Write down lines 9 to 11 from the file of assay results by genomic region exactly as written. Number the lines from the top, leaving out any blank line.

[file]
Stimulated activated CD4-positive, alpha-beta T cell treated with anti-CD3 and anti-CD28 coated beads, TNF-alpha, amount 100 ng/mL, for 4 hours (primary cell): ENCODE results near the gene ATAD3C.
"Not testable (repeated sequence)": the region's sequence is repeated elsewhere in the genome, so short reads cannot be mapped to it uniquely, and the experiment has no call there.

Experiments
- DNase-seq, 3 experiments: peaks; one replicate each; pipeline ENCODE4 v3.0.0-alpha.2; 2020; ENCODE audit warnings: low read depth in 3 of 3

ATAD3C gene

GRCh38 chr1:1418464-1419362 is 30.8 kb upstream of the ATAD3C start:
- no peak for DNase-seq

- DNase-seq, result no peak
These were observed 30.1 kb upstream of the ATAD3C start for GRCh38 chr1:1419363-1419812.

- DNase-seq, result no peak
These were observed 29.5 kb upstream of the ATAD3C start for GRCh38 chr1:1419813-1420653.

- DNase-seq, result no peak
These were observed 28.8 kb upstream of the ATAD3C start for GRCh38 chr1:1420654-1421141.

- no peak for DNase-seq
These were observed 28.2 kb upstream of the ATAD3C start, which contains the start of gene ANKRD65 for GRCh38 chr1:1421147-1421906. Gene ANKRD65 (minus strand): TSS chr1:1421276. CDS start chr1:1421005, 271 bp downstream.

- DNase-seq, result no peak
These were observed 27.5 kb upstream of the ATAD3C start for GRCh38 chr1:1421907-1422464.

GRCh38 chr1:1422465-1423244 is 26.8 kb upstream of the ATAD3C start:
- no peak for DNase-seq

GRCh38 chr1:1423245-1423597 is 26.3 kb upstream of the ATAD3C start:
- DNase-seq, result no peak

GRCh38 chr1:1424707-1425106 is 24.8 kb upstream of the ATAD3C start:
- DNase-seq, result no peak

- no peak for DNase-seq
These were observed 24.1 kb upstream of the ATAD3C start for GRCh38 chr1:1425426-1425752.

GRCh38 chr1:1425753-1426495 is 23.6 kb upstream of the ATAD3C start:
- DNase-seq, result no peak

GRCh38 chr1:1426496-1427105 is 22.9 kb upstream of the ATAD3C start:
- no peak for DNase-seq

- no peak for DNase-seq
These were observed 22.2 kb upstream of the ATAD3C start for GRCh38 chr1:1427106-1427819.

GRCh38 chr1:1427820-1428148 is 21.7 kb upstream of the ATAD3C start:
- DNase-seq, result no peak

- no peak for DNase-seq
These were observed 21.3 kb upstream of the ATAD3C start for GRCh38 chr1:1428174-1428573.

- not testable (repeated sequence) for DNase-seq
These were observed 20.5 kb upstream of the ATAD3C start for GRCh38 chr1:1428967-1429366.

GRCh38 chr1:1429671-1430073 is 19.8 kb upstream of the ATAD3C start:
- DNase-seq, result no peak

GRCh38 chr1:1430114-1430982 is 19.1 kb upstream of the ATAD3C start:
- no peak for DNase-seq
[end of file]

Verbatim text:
These were observed 30.1 kb upstream of the ATAD3C start for GRCh38 chr1:1419363-1419812.

- DNase-seq, result no peak
These were observed 29.5 kb upstream of the ATAD3C start for GRCh38 chr1:1419813-1420653.